Invalidation of Feelings
When you are in a relationship, it’s easy to fall into the trap of invalidating your partner’s feelings. It might feel like the right thing to do—after all, if they’re not happy, then why should you be? You have valid feelings. But this approach only digs a deeper hole for both parties. If you want to make things better in your relationship or just learn how to communicate more effectively with your loved one (or friends), here are four ways that you can respond when someone else is invalidating yours:
Express your feelings and why you are feeling that way.
So you’re feeling like your feelings are invalidated, and you want to say something about it. The first thing to remember is that you don’t have to be aggressive or mean to express yourself. There are many ways of saying “no” without being aggressive or mean! Here are some examples:
- “I would really like for my feelings not to be invalidated by someone else every time I talk about them. Can we work on this?” (Not an aggressive way at all!)
- “When someone tells me that my feelings aren’t valid, what am I supposed to do? Just let it go? That doesn’t sound very helpful or fair at all! Let’s try something different instead—maybe we can find another way of looking at things so that both parties feel heard.”
Keep a composed tone of voice.
- Keep a composed tone of voice.
- Don’t get defensive, emotional or sarcastic.
- Don’t get angry, loud or aggressive.
- Don’t be mean or passive-aggressive
Focus on the facts, and avoid speculation.
You might have the best intentions in mind, but it’s important to remember that your feelings are valid—and the other person doesn’t need to know that. This is especially true if you’re trying to get them on board with a difficult subject.
When you’re communicating about something emotional, try using “I” statements rather than making assumptions about what the other person is thinking or feeling. For example: “I feel upset because…,” not: “You should feel bad.” It may seem like an obvious tip, but often times our first instinct when someone invalidates our feelings is to jump straight into negotiation or blame-shifting behavior (or both). By focusing on the facts and avoiding speculation altogether, we can avoid getting trapped into a cycle of fighting back against each other over who gets their way instead of working together toward mutual resolution.”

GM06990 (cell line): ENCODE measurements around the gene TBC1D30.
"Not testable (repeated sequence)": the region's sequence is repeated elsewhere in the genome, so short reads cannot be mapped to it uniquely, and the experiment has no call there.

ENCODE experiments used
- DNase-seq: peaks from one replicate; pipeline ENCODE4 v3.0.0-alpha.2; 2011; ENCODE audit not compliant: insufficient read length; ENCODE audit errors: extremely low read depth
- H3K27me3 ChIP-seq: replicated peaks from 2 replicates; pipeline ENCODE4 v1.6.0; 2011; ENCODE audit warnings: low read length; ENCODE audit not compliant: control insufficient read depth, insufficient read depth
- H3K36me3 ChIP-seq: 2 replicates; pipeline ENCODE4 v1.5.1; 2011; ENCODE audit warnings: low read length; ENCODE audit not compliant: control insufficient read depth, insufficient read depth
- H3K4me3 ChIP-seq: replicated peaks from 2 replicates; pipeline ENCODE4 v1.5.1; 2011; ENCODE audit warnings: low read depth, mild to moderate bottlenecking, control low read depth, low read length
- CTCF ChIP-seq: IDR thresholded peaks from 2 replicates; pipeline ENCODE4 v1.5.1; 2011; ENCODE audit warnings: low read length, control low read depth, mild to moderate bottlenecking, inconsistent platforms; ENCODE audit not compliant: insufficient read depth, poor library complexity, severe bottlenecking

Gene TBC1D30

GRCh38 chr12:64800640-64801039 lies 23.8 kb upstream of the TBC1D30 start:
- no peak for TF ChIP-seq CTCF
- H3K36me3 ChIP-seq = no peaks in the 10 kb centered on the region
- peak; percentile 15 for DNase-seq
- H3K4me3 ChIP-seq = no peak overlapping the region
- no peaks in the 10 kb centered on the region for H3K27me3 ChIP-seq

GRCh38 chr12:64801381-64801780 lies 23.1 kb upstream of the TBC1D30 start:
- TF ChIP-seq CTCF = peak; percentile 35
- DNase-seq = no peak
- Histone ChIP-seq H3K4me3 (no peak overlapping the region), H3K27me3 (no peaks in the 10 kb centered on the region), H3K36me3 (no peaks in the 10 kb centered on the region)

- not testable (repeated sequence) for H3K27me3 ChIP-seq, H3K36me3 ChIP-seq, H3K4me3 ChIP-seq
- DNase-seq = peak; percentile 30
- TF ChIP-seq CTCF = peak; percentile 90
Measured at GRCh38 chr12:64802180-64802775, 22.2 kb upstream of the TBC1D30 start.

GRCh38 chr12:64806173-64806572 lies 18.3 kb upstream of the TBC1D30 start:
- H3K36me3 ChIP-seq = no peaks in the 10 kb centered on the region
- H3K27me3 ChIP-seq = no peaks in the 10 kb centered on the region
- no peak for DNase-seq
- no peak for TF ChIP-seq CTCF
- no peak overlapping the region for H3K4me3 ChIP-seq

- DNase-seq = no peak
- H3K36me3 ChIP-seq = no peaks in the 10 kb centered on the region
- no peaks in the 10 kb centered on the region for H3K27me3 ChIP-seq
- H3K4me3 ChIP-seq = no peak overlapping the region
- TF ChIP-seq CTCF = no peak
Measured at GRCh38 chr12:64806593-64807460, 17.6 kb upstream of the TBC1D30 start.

Ask for validation in return.
- Ask for validation in return. People often invalidate our feelings, but this doesn’t mean that we have to stay silent. If you’re feeling hurt and want someone to validate your emotions, ask them if they’d like to hear more about why you’re upset or how they can better understand what’s going on with your life.
- Ask questions that let people know that they’re not alone with their feelings (and sometimes even help them find ways of coping). For example: “How did I get here?” or “What do I need right now?” These types of statements are much more likely than generalizing statements such as “I’m upset” or “It doesn’t seem fair.” The goal is simple: get someone talking!
You can ask for what you want without being aggressive or mean.
If you’re feeling invalidated, here are some ways to respond:
- Be specific. Describe what you want as if your life depended on it. For example: “I would like to go out with friends after work tonight. Is that possible?” or “I find your comment offensive and uncalled for; please stop talking about me like I’m not even here.”
- Be polite, clear and direct (don’t be lazy). Avoid vague language like “you don’t understand,” which implies that only someone who understands will be able to help (and who does that really help?). Instead of saying something along the lines of “You’re being rude,” try saying something like “Please don’t speak about my feelings without my consent.” Your tone should also be firm with no room for negotiation—no “buts” or “ifs” allowed!
It’s important to remember that everyone has their own experiences, and it can be tough to understand what someone else is feeling. However, if you respect their feelings and acknowledge that they are valid, you will help them feel less invalidated by asking for validation in return. This is the best way to help someone understand the validity of their own emotions—and why they deserve to feel validated when they do!